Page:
RAGLAN ROAD - Patrick Kavanagh (1904-1967) (Air: The Dawning of The Day)
Tommy Makem reciting the poem. Raglan Road - Luke Kelly and Paddy Kavanagh

On Raglan Road of an Autumn day
I saw her first and knew,
That her dark hair would weave a snare
That I might someday rue.
I saw the danger, yet I walked
Along the enchanted way.
And I said,"Let grief be a fallen leaf
At the dawning of the day."

On Grafton Street in November, we
Tripped lightly along the ledge
Of a deep ravine where can be seen
The worth of passion’s pledge.
The Queen of Hearts still making tarts
And I not making hay;
Oh, I loved too much and by such and such
Is happiness thrown away.

I gave her gifts of the mind,
I gave her the secret signs,
That's known to the artists who have known
The true gods of sound and stone
And word and tint. I did not stint,
For I gave her poems to say
With her own name there and her own dark hair
Like clouds over fields of May.

On a quiet street where old ghosts meet
I see her walking now,
And away from me so hurriedly
My reason must allow.
That I had loved, not as I should
A creature made of clay,
When the angel woos the clay, he'll lose
His wings at the dawn of day.

Patrick Kavanagh was born in Inniskeen, County Monaghan, on October 21, 1904.  He was the son of a cobbler and farmer and grew up in the shadow of the "hungry hills" of Ulster.  Kavanagh left school thinking to follow in his father's footsteps but turned away from farming.  "I dabbled in verse, and it became my life." Much of his poetry is autobiographical; the earlier poems filled with the life of rural Ireland which he left at thirty, walking the fifty miles from Monaghan to Dublin.  In 1936 his first volume of poems, Ploughman and Other Poems, was published.  His later verse drew inspiration from the city life of Dublin, where he befriended John Betjeman, another famous poet.  His poetry never made him much money, but Kavanagh did not care.  "I am a very lazy man." He died in 1967 and was buried in his native Inniskeen.  In Dublin, his beloved second home, he was immortalized according to his wishes:  "O commemorate me with no hero-courageous/Tomb -- just a canal-bank seat for the passer-by."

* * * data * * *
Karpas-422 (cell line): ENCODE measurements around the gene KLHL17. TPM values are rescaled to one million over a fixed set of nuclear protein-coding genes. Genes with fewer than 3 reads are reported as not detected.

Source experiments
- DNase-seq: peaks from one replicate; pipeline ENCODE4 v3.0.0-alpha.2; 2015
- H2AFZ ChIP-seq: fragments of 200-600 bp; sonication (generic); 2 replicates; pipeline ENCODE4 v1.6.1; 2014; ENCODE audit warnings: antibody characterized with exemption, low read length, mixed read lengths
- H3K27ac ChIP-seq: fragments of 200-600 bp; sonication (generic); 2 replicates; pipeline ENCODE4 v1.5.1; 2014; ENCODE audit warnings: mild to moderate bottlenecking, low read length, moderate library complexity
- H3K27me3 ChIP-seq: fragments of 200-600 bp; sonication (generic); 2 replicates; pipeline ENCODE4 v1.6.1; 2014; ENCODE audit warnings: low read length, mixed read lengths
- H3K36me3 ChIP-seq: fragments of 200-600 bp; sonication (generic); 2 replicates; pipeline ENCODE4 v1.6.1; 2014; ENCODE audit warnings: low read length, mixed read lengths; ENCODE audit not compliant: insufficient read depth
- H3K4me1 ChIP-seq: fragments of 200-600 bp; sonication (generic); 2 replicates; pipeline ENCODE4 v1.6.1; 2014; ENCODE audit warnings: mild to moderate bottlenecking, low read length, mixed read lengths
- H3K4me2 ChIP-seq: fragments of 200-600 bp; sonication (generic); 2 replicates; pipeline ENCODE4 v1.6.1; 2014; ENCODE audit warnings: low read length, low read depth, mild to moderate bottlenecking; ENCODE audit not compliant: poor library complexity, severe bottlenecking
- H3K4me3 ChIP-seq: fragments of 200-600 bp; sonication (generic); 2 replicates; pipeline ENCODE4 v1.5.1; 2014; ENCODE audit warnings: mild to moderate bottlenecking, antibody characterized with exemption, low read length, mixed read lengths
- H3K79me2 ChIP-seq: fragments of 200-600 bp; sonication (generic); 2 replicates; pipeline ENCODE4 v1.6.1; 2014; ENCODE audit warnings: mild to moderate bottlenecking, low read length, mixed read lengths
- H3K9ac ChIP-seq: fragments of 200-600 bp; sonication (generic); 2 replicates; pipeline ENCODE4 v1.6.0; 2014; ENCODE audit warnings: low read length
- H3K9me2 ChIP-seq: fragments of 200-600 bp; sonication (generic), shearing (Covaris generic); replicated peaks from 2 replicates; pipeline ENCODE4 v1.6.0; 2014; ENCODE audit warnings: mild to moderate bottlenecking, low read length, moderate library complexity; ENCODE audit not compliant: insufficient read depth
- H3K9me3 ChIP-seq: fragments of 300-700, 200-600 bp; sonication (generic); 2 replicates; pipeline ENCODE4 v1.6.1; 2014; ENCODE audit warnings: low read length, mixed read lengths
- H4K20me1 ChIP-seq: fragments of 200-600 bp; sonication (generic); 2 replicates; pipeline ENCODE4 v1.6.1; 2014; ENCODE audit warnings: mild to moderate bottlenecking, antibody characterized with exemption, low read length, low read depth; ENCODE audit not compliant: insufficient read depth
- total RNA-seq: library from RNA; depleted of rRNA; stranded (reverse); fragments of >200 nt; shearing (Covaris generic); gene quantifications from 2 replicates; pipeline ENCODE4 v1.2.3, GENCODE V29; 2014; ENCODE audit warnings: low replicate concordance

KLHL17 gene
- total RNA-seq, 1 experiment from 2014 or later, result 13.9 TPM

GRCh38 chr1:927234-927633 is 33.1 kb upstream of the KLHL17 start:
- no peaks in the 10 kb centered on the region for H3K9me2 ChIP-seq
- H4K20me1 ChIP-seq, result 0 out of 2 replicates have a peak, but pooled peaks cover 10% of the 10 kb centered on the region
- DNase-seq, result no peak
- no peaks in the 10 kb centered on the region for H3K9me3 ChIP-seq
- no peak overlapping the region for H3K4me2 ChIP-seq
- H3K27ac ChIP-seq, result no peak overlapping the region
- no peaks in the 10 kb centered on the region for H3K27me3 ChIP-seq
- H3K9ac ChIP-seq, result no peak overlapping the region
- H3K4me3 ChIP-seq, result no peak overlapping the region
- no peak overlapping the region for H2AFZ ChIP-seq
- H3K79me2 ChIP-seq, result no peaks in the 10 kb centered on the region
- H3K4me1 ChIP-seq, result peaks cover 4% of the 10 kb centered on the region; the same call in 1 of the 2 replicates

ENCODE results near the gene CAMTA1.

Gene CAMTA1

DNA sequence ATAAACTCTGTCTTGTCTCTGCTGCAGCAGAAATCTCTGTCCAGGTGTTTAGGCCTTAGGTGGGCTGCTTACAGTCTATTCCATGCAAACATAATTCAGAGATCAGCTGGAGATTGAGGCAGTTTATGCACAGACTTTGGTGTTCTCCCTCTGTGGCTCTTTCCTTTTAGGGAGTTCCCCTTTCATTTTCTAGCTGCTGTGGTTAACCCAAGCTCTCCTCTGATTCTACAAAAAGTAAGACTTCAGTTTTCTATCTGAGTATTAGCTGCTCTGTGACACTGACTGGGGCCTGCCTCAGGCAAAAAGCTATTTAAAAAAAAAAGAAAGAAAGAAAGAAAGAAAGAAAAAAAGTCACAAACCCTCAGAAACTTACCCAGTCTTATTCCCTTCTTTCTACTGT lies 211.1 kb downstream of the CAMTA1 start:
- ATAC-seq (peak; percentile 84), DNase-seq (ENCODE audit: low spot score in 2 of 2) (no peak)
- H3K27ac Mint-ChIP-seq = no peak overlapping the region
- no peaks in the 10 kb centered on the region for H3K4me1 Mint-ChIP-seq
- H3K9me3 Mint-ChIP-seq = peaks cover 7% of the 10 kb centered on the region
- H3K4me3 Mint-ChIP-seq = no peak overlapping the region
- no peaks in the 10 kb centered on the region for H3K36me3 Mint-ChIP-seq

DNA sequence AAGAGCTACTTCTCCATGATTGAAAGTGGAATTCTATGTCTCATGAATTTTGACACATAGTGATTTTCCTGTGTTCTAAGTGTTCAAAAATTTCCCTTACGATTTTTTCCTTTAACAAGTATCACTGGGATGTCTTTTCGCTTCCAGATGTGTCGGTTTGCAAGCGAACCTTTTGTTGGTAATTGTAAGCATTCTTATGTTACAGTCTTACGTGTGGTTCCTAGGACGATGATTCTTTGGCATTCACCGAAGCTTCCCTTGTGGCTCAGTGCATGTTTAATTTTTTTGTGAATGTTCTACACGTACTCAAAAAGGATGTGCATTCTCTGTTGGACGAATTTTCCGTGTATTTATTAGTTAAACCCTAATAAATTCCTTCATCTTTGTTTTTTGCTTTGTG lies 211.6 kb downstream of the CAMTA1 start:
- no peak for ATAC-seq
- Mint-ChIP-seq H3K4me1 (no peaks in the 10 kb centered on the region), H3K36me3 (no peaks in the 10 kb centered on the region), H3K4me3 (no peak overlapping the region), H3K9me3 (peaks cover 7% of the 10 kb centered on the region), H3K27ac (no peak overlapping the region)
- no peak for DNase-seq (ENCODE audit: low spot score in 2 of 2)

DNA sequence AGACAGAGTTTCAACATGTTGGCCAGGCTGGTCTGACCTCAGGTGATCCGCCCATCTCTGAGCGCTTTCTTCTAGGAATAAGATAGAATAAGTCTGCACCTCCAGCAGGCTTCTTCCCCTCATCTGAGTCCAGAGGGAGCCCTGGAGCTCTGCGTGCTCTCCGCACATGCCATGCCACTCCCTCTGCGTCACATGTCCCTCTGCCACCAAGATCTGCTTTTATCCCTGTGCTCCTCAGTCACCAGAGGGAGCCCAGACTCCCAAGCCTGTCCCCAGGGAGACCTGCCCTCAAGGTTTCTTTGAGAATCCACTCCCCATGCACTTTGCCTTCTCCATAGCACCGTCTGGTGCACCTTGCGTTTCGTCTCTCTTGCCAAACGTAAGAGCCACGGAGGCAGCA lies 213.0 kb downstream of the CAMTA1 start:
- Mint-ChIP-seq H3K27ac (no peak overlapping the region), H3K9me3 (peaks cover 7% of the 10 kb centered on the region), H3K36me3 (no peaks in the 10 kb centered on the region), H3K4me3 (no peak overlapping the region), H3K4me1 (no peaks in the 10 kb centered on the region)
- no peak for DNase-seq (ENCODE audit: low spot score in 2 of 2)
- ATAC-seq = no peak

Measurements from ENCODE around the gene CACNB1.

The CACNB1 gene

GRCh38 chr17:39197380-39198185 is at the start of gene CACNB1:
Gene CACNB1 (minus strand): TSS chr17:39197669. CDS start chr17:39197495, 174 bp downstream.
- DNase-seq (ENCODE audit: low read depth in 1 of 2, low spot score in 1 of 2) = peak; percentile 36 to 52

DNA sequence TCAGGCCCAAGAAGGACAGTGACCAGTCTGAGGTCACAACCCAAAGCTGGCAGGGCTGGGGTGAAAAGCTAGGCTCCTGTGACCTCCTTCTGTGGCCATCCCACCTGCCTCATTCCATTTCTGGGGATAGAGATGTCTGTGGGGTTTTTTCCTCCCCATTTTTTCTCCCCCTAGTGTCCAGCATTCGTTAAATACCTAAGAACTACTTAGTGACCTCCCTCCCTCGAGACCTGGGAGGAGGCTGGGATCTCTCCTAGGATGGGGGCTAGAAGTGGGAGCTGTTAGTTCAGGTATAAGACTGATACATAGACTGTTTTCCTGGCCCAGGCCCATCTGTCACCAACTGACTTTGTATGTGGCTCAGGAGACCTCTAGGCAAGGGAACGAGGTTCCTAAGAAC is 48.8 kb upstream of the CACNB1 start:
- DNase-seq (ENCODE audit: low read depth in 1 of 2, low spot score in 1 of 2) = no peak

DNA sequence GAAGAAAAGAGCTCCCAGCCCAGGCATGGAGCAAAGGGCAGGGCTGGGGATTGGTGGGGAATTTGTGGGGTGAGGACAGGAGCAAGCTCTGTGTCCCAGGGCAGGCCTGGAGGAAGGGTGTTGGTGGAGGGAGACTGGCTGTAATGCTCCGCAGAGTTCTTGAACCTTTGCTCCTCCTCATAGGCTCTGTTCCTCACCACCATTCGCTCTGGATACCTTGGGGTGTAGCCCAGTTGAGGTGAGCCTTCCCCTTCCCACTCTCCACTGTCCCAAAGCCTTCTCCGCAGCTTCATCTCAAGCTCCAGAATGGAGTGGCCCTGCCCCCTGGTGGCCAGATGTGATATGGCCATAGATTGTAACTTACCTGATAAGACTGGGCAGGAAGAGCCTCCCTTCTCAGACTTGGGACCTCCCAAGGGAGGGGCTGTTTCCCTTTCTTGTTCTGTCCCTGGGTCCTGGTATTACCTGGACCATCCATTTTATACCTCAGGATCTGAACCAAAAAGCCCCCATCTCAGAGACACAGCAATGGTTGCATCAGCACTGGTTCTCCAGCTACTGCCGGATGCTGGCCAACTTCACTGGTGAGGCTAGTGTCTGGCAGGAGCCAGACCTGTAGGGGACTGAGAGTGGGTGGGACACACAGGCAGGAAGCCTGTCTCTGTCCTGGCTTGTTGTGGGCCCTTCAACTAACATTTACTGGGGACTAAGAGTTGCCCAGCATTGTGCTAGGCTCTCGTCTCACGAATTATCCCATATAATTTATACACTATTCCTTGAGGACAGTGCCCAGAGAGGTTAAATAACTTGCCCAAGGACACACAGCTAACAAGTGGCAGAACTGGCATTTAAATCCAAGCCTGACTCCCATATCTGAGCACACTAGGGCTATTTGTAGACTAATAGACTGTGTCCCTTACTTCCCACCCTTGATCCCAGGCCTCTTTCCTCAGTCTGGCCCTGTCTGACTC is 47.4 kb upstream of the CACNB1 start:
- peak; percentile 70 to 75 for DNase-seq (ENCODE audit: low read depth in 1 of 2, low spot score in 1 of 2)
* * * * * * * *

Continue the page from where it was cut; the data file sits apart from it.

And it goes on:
From Folk Songs and Ballads Popular in Ireland, Ossian Publications: Patrick Kavanagh is the original author of "On Raglan Road", contained in his The Complete Poems. His brother Peter footnotes the ballad thus: Raglan Road: A street off Pembroke Road, Dublin. This ballad originally published in The Irish Press under the title "Dark Haired Miriam Ran Away". It was written about Patrick's girlfriend Hilda but to avoid embarrassment he used the name of my girl-friend in the title.
Notes: This song was recorded and popularized by the great Luke Kelly of the Dubliners in the 1960s.  The words, written by Paddy Kavanagh, were set to the traditional air 'Fainne Gael an Lae' (The Dawning of the Day).  This poem was first published in 1946 under the name "Dark haired Myriam ran away".
Notes from a post on Digital Tradition: Both Ewan McVicar and Arthur Johnstone claim it was Luke Kelly who married the tune to the words. Luke's own account seems to contradict this: [1994:] Luke told the following story in an interview in 1980: 'I was sitting in a pub in Dublin, The Bailey, and as you know in the old days - it's changed a bit now - it was known as a literary pub, an artistic pub. I happened to be sitting there in the same company with Patrick Kavanagh and one or two other poets, and someone asked him to recite a poem, which he did, and then someone asked me to sing a song which I did. Being in the presence of the great man I was very nervous. Then he leaned over to me and said in that sepulchral voice of his - he could hardly get his voice out, he was very old ... it was just the year before he died - and he said 'You should sing my song,' and I said 'What's that, Mr Kavanagh?' and he said 'Raglan Road''. So he gave me permission. I got permission from the man himself.' (Geraghty, Luke Kelly 38f)
There is a recording of Kavanagh himself singing 'Raglan Road' in the RTE Radio archive. Proof enough that he conceived his verses as a song. The line endings 'at the dawning of the day' are also proof of the air he had in mind.